The last point is different from natural language use, where we would consider M1 = (Chief Inspector Derrick, Rosie) and M2 = (Chief Inspector Derrick, Jack) to be the same mounted policeman. In mathematics we would instead be more precise and say that M1 and M2 are the same as (unequipped) policemen.

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    $\begingroup$ I think this is a wonderful answer, which comes closest to why mathematicians find it natural to speak the way we do. $\endgroup$ – Tom Church Jan 21 '15 at 21:35
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Well, sometimes we actually want to work with spaces were as few operations as possible are allowed. Often in math, we want to find the most general environment where a property holds, so we want to work in spaces with as few properties as possible. It's interesting to see just what we can do without needing to use an inner product, or a metric, or the lack of zero divisors to name a few. When you equip a vector space with an inner product, you are adding a property of the space that immediately makes the results less general. If you require an inner product, then the result can't be applied to general vector spaces.

If you defined a space where everything is allowed, then by definition it would not be a very interesting space.

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    $\begingroup$ Under my interpretation of the question, this answer misses the point completely. I too asked myself this in the past and I eventually learned that the answer (as per my interpretation of the question) is that 'set equipped with a certain apparatus' abbreviates a certain $n$-tuple. Perhaps the OP can clarify what he means with 'what does it actually mean?'... $\endgroup$ – Git Gud Jan 18 '15 at 10:29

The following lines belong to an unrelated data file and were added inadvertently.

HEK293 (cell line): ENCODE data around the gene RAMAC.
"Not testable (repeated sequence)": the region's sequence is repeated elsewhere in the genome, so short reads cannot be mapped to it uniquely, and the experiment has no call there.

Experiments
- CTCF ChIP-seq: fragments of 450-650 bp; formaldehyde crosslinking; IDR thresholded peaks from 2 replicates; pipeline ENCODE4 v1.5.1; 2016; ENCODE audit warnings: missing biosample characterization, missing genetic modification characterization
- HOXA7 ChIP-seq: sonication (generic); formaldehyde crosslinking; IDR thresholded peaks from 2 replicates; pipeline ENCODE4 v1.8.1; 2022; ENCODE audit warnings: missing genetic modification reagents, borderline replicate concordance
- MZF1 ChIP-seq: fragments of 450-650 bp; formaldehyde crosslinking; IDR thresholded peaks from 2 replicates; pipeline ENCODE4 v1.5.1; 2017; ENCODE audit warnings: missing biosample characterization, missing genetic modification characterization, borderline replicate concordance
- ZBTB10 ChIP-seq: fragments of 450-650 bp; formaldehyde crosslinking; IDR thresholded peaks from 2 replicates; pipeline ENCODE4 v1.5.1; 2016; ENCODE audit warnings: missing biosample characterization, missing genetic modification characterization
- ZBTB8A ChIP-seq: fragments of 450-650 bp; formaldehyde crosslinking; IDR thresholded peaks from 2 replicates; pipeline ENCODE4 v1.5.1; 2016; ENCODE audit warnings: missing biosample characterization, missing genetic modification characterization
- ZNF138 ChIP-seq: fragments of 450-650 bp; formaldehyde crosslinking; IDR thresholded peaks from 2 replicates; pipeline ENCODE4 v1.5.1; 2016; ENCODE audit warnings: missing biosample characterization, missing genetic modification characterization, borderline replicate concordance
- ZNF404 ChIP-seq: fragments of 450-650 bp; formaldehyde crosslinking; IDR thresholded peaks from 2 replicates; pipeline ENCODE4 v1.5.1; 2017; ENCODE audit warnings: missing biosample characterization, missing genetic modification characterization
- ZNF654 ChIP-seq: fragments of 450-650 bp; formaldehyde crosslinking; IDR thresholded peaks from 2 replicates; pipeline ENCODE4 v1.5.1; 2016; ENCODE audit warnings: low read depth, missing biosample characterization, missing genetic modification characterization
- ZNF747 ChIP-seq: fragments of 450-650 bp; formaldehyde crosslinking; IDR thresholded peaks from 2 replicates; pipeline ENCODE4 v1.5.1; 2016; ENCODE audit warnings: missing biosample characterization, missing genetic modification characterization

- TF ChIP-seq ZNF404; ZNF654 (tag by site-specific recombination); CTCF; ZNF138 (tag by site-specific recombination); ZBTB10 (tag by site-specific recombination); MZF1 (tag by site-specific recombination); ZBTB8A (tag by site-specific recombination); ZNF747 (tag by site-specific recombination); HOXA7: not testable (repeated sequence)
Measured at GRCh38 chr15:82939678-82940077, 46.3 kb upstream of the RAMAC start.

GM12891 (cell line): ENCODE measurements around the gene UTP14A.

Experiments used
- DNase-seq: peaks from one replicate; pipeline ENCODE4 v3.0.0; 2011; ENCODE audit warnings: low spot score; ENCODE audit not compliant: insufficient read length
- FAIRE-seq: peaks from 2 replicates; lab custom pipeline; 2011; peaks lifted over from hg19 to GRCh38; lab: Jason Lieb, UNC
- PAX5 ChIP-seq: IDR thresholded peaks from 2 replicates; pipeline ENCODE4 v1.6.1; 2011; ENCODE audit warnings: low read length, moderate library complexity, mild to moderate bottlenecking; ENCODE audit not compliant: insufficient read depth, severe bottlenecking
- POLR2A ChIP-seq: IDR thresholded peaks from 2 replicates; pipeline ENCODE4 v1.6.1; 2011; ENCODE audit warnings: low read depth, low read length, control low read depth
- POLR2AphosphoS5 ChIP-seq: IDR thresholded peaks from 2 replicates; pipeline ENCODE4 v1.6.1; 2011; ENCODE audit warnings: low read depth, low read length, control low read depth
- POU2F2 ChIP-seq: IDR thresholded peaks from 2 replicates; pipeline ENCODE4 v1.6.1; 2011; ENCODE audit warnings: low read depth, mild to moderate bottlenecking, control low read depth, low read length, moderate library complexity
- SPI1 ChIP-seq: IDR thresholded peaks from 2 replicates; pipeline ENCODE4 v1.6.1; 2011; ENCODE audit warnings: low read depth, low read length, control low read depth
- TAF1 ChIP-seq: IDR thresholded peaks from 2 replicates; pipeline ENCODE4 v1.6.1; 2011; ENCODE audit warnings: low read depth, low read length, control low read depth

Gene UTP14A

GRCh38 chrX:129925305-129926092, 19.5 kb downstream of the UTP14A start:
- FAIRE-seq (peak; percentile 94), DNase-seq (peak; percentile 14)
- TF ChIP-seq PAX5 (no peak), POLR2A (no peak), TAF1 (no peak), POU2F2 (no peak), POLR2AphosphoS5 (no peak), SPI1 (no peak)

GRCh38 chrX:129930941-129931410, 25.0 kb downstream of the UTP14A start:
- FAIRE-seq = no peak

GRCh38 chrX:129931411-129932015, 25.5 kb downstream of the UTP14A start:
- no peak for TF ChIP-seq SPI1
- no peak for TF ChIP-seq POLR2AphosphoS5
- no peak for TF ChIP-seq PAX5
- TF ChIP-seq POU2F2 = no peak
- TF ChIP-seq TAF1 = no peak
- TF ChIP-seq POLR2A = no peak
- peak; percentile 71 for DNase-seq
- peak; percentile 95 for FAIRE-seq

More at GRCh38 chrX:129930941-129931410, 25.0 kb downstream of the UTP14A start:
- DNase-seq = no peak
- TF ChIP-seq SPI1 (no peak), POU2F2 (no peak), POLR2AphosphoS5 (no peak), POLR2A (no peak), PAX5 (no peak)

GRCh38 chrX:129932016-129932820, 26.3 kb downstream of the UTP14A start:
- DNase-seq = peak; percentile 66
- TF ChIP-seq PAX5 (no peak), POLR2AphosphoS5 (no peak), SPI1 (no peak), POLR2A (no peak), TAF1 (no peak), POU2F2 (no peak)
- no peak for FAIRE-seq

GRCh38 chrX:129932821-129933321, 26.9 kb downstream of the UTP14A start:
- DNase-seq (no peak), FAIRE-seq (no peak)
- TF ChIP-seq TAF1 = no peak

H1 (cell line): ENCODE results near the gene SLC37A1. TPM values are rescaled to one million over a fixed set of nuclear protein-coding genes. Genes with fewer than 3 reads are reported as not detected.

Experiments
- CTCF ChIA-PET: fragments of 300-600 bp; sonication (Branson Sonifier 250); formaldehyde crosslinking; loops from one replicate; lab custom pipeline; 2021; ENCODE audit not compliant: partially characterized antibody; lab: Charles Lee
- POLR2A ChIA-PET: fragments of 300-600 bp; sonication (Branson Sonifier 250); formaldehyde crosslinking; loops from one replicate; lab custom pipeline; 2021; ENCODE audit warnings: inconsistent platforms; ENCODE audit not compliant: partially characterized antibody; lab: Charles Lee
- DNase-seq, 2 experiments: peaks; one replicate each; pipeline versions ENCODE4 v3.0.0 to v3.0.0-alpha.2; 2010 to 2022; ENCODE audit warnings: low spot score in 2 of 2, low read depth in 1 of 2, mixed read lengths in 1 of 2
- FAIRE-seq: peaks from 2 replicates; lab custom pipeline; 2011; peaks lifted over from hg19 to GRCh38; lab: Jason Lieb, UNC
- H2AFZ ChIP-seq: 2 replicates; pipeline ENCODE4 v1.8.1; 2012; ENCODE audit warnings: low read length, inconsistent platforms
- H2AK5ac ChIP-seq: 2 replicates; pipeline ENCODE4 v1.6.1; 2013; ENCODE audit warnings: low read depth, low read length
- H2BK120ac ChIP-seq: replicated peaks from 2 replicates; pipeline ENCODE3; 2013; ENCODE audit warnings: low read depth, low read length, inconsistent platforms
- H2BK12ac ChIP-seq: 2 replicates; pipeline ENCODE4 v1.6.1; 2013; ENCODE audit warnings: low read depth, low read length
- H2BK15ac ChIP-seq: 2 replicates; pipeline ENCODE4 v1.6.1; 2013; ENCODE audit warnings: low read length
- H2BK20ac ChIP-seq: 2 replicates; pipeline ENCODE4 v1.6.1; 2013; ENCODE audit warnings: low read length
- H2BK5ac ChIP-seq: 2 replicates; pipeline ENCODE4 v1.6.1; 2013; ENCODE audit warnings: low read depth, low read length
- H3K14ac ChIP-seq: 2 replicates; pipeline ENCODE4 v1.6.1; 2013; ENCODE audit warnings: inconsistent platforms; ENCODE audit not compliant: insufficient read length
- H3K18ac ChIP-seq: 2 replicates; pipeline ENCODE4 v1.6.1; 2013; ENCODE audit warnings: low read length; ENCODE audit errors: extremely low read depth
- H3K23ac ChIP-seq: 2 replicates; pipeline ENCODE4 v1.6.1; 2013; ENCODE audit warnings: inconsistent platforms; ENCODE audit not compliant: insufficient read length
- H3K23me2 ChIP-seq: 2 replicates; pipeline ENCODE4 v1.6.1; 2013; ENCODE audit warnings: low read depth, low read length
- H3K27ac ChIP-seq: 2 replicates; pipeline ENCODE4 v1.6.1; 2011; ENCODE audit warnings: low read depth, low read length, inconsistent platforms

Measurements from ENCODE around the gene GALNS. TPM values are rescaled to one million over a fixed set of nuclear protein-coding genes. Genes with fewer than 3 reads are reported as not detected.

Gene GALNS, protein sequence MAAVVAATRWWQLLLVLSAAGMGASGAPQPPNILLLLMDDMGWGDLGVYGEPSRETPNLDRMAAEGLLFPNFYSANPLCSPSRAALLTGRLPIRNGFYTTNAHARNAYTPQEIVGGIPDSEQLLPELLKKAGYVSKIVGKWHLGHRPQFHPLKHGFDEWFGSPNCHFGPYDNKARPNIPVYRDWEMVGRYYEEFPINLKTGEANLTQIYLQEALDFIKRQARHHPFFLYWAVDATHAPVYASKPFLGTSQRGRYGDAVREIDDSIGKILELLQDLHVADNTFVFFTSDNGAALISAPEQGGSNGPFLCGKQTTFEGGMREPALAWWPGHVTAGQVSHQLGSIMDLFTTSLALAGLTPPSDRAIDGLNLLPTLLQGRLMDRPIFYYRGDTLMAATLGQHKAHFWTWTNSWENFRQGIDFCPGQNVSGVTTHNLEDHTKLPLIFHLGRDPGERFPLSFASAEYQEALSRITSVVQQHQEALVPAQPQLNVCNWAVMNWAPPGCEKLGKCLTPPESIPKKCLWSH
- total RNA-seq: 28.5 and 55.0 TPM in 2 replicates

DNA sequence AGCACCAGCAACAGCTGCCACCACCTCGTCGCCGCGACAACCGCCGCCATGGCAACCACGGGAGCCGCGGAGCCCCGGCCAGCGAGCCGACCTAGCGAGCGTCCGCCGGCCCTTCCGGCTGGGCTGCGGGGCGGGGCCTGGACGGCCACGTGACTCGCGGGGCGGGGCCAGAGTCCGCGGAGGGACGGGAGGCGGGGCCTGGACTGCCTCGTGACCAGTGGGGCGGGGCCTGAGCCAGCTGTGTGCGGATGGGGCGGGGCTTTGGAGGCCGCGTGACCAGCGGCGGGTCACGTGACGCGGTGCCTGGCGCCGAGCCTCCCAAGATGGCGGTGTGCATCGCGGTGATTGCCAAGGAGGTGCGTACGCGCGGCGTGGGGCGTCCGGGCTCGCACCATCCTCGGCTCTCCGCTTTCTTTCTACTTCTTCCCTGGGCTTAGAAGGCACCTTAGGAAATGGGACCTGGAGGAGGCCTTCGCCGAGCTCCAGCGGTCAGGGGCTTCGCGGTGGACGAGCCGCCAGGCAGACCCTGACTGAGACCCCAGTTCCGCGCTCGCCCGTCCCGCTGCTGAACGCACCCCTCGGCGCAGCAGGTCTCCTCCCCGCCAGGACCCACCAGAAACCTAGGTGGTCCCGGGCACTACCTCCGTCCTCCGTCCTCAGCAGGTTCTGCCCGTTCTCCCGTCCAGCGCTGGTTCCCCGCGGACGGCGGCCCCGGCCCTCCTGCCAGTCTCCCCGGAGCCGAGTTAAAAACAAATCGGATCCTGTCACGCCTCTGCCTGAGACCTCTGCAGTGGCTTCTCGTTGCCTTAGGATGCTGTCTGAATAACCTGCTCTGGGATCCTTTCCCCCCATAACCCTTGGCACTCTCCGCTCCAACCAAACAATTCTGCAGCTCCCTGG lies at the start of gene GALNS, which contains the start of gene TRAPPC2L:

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    $\begingroup$ The question seems to me to have (at least) two parts. It asks what "equipped" means. It also asks, "[W]hy can't we do inner product in vector space?" In other words, why wouldn't every vector space already have an inner product, making it redundant to "equip" it with one? This answer doesn't address the first part of the question, but it addresses the second part of the question, which most of the other answers (it seems to me) do not. $\endgroup$ – David K Jan 18 '15 at 15:16
  • $\begingroup$ @GitGud I was aiming more to explain, like David said, why we even bother to define spaces with fewer allowed operations. I'm well aware that this does not explain what "equipped" means :) $\endgroup$ – Johanna Jan 18 '15 at 15:58
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Fundamentally, "equipped with" just means "and". A Hilbert space is an object which consists of two components: a vector space, and an inner product on that vector space.

This means that strictly speaking, a Hilbert space and a vector space are different objects: a Hilbert space is not a vector space, and a vector space is not a Hilbert space.

But the reason that a mathematician writes "equipped with" is that they don't want to speak strictly; they want to speak loosely, because that's easier. So what your sentence means is this: